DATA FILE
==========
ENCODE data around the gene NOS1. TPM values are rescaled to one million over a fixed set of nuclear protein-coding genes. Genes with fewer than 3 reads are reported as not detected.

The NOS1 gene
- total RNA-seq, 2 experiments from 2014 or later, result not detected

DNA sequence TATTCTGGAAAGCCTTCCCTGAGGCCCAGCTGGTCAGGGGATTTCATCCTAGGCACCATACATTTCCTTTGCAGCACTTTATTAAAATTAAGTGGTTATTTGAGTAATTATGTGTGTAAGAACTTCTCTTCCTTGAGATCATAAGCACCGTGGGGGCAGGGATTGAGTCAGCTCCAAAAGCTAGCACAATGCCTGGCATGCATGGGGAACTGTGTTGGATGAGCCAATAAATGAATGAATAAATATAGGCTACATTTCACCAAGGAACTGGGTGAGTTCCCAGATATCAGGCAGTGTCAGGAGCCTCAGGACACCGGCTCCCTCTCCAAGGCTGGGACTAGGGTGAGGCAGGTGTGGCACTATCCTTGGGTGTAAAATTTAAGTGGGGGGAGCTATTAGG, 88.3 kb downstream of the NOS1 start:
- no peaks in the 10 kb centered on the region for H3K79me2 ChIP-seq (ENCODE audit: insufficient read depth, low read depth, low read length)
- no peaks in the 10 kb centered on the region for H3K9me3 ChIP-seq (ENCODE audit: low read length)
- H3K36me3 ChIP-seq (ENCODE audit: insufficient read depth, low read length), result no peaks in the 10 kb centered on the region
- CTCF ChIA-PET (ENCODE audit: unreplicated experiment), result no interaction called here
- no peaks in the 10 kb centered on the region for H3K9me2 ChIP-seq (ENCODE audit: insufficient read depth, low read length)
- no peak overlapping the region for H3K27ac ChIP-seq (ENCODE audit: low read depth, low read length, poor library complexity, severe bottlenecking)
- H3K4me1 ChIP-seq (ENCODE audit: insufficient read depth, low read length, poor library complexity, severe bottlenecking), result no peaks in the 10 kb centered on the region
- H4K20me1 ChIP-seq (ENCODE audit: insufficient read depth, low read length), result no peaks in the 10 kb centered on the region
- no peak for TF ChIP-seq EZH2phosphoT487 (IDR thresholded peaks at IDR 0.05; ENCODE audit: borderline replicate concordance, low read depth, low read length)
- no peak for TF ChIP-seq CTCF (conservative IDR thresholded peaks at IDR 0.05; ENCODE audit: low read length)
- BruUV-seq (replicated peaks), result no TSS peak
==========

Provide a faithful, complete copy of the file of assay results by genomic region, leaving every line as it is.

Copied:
ENCODE data around the gene NOS1. TPM values are rescaled to one million over a fixed set of nuclear protein-coding genes. Genes with fewer than 3 reads are reported as not detected.

The NOS1 gene
- total RNA-seq, 2 experiments from 2014 or later, result not detected

DNA sequence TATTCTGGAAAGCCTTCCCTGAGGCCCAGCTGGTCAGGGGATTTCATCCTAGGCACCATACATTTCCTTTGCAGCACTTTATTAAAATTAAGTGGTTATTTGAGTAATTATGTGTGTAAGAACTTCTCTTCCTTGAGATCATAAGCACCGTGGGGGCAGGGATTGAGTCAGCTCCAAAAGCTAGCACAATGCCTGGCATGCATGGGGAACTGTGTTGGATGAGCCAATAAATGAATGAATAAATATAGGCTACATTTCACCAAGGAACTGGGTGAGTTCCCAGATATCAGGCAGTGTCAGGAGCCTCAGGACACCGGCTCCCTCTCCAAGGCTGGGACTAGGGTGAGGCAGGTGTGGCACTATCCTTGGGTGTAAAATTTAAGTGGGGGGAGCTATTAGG, 88.3 kb downstream of the NOS1 start:
- no peaks in the 10 kb centered on the region for H3K79me2 ChIP-seq (ENCODE audit: insufficient read depth, low read depth, low read length)
- no peaks in the 10 kb centered on the region for H3K9me3 ChIP-seq (ENCODE audit: low read length)
- H3K36me3 ChIP-seq (ENCODE audit: insufficient read depth, low read length), result no peaks in the 10 kb centered on the region
- CTCF ChIA-PET (ENCODE audit: unreplicated experiment), result no interaction called here
- no peaks in the 10 kb centered on the region for H3K9me2 ChIP-seq (ENCODE audit: insufficient read depth, low read length)
- no peak overlapping the region for H3K27ac ChIP-seq (ENCODE audit: low read depth, low read length, poor library complexity, severe bottlenecking)
- H3K4me1 ChIP-seq (ENCODE audit: insufficient read depth, low read length, poor library complexity, severe bottlenecking), result no peaks in the 10 kb centered on the region
- H4K20me1 ChIP-seq (ENCODE audit: insufficient read depth, low read length), result no peaks in the 10 kb centered on the region
- no peak for TF ChIP-seq EZH2phosphoT487 (IDR thresholded peaks at IDR 0.05; ENCODE audit: borderline replicate concordance, low read depth, low read length)
- no peak for TF ChIP-seq CTCF (conservative IDR thresholded peaks at IDR 0.05; ENCODE audit: low read length)
- BruUV-seq (replicated peaks), result no TSS peak